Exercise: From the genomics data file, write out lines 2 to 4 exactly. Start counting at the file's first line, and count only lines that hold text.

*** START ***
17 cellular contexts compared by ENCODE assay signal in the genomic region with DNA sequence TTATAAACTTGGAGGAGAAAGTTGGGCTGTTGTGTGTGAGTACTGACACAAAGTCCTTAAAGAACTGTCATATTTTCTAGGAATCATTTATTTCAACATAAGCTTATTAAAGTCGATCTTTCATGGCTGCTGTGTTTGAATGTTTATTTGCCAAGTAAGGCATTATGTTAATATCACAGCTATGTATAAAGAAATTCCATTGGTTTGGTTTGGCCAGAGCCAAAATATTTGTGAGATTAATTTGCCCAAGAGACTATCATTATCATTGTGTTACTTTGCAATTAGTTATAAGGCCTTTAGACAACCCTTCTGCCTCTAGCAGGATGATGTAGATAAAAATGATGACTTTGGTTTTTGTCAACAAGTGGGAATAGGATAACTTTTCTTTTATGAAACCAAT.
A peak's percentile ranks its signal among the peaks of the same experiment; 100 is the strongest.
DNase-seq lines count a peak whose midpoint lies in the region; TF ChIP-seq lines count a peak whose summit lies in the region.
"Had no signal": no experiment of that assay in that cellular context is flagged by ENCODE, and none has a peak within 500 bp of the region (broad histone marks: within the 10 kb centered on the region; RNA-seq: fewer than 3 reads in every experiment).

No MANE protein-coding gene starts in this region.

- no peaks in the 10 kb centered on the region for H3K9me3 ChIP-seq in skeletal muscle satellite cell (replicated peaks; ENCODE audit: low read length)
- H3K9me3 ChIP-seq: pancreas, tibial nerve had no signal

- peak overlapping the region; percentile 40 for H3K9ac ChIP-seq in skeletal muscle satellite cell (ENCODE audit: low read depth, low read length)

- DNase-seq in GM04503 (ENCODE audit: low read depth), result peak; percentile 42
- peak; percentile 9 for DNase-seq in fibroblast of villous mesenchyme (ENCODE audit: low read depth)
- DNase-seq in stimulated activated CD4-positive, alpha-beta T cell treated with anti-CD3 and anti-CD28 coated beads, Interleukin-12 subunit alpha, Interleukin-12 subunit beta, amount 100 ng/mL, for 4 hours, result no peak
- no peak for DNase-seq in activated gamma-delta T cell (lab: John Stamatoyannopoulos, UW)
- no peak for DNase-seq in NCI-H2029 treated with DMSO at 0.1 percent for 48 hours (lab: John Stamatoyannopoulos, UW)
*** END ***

A peak's percentile ranks its signal among the peaks of the same experiment; 100 is the strongest.
DNase-seq lines count a peak whose midpoint lies in the region; TF ChIP-seq lines count a peak whose summit lies in the region.
"Had no signal": no experiment of that assay in that cellular context is flagged by ENCODE, and none has a peak within 500 bp of the region (broad histone marks: within the 10 kb centered on the region; RNA-seq: fewer than 3 reads in every experiment).